Saturday, November 10, 2007

An assumption and a proposition

O.k., let's make an assumption and a proposition, and see where it leads us . . .

First, the assumption: let's assume that globalization is going to continue.

Let's assume that more and more power is going to be sapped from the family, from the local community, from churches and local organizations, and that that power is going to move up the line to the state, to the nation, and then on to supra-national organizations.

Hey, if we are talking about reality, the question arises: Is this assumption correct?

I suggest it is. Trends are up, up, up.

Look at it this way: many people nowadays are perpetually looking to the government to solve the perceived problems of living life on Earth.

From keeping the streets safe; to filling the potholes; to keeping the water piped into our homes and the air we breathe clean; to educating the kids in government schools ("public schools" as they are called in the United States); to "managing" the economy to minimize downturns and make sure reasonably safe jobs with decent pay are available; to providing everyone, or as many as possible, with health care; to finding global markets for locally produced goods - people look to government for answers and action.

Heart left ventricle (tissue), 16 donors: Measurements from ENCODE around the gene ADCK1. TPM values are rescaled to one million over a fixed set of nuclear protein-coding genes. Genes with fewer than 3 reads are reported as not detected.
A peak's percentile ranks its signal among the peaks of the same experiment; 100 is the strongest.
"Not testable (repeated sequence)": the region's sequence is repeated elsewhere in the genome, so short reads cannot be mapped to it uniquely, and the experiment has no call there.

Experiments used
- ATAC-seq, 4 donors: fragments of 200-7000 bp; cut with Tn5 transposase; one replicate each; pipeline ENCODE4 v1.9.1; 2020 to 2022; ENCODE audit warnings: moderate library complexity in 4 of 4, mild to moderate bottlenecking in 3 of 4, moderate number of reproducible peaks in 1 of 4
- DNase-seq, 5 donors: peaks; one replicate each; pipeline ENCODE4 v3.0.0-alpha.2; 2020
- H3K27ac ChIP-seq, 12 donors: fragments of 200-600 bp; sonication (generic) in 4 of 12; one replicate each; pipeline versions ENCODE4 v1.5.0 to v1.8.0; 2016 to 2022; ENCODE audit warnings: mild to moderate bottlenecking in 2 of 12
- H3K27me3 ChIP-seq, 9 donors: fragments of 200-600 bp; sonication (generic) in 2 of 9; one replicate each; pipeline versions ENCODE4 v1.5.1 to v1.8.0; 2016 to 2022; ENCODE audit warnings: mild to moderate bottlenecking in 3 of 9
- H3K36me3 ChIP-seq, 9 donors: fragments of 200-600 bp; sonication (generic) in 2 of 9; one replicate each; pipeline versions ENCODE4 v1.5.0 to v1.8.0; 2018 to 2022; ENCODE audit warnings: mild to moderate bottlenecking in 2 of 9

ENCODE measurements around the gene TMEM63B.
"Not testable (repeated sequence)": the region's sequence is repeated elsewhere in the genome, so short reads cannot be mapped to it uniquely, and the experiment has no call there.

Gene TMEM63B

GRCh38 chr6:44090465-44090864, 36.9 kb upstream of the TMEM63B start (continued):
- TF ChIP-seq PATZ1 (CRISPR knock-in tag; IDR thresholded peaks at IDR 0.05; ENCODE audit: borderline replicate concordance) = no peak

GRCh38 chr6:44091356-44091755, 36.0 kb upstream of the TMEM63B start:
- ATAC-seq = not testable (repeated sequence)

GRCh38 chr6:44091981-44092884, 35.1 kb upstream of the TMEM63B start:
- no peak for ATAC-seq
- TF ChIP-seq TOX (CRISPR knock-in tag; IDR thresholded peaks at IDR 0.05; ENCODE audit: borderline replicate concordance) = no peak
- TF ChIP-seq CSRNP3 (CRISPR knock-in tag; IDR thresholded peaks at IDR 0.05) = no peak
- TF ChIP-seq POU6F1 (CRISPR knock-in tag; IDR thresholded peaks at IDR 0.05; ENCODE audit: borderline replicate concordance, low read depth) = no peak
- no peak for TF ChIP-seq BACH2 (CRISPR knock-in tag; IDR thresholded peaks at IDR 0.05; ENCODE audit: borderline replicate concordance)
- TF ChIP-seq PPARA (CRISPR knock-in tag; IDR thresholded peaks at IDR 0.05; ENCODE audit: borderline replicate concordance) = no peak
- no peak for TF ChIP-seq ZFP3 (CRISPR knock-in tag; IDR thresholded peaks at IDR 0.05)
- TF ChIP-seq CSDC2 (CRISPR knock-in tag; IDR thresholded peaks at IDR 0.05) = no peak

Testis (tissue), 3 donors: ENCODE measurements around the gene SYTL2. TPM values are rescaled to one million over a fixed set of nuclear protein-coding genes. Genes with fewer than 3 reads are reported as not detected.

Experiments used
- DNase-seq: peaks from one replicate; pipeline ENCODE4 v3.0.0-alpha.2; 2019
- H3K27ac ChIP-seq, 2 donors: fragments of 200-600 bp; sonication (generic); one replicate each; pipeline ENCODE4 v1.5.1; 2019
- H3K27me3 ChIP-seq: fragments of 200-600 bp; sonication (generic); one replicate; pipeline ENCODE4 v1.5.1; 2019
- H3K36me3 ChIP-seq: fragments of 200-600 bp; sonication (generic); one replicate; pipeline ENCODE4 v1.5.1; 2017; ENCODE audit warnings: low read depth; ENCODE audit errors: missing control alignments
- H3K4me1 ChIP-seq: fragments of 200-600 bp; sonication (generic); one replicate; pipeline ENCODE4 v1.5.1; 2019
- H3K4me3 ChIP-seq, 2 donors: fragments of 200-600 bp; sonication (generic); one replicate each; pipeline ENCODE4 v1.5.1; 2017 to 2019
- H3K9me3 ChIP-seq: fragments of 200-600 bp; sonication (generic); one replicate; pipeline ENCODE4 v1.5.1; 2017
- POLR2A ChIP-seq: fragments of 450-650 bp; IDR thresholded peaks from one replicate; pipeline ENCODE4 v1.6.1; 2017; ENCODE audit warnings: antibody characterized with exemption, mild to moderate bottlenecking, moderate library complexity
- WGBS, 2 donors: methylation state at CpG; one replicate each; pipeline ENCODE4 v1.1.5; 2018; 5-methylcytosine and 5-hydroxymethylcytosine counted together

Political campaigns are typically mostly about the candidates trying to outdo each other in their plans to have the government take and larger and larger role in solving society's problems, from misbehaving kids to trade deficits with other nations.

Combine this with the attitude that ever increasing global trade is a good thing, and you have a powerful recipe for the transfer of power from the individual and the family right up the line to international organizations.

Examples abound, but I'm just touching on a few general remarks here. Think about it and you'll come up with lots of your own examples.

So there's the assumption. What's the proposition?

The proposition is that we need to pay attention to globalization; we need to think about the process and ask ourselves, is this good? Are there dangers lurking in our headlong rush into economic and political integration around the world? If so, how can we avoid the pitfalls ahead?

I propose that we ask ourselves: How did we come to the nation-state, the paradigm that has been so prevalent around the world for these last several centuries? Is the nation-state worth preserving? Could it be that as we run toward global integration that we are forgettting the essential role of the nation-state in protecting and preserving true freedom?

Is there a sinister side to globalization? Are we blind to the dangers ahead? What can we do politically to begin to confront the coming Leviathan?

More to come . . .

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